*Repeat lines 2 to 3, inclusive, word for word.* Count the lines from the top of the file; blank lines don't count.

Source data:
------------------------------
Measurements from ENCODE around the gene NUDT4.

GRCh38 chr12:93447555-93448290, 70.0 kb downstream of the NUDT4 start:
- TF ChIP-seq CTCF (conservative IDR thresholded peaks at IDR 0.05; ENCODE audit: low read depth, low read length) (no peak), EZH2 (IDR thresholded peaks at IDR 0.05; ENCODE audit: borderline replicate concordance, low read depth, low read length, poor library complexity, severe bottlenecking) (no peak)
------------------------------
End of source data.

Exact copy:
GRCh38 chr12:93447555-93448290, 70.0 kb downstream of the NUDT4 start:
- TF ChIP-seq CTCF (conservative IDR thresholded peaks at IDR 0.05; ENCODE audit: low read depth, low read length) (no peak), EZH2 (IDR thresholded peaks at IDR 0.05; ENCODE audit: borderline replicate concordance, low read depth, low read length, poor library complexity, severe bottlenecking) (no peak)